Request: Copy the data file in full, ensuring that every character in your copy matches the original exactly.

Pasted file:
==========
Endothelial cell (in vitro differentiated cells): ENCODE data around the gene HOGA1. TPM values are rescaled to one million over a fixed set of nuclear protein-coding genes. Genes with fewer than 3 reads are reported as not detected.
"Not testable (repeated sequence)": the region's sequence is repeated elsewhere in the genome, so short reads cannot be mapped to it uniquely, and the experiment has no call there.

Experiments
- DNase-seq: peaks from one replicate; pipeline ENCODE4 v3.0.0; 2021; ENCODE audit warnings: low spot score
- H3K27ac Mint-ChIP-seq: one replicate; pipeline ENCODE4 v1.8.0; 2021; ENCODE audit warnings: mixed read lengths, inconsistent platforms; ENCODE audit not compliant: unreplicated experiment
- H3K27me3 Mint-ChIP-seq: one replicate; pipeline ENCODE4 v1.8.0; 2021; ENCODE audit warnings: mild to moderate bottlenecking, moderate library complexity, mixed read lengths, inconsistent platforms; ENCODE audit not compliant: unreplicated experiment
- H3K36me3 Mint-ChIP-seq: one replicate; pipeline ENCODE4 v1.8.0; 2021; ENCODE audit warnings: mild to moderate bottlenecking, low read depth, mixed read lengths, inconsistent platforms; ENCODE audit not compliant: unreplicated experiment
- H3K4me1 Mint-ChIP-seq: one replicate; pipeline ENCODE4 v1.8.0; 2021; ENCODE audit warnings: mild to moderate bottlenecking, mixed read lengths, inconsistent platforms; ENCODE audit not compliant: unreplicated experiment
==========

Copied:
Endothelial cell (in vitro differentiated cells): ENCODE data around the gene HOGA1. TPM values are rescaled to one million over a fixed set of nuclear protein-coding genes. Genes with fewer than 3 reads are reported as not detected.
"Not testable (repeated sequence)": the region's sequence is repeated elsewhere in the genome, so short reads cannot be mapped to it uniquely, and the experiment has no call there.

Experiments
- DNase-seq: peaks from one replicate; pipeline ENCODE4 v3.0.0; 2021; ENCODE audit warnings: low spot score
- H3K27ac Mint-ChIP-seq: one replicate; pipeline ENCODE4 v1.8.0; 2021; ENCODE audit warnings: mixed read lengths, inconsistent platforms; ENCODE audit not compliant: unreplicated experiment
- H3K27me3 Mint-ChIP-seq: one replicate; pipeline ENCODE4 v1.8.0; 2021; ENCODE audit warnings: mild to moderate bottlenecking, moderate library complexity, mixed read lengths, inconsistent platforms; ENCODE audit not compliant: unreplicated experiment
- H3K36me3 Mint-ChIP-seq: one replicate; pipeline ENCODE4 v1.8.0; 2021; ENCODE audit warnings: mild to moderate bottlenecking, low read depth, mixed read lengths, inconsistent platforms; ENCODE audit not compliant: unreplicated experiment
- H3K4me1 Mint-ChIP-seq: one replicate; pipeline ENCODE4 v1.8.0; 2021; ENCODE audit warnings: mild to moderate bottlenecking, mixed read lengths, inconsistent platforms; ENCODE audit not compliant: unreplicated experiment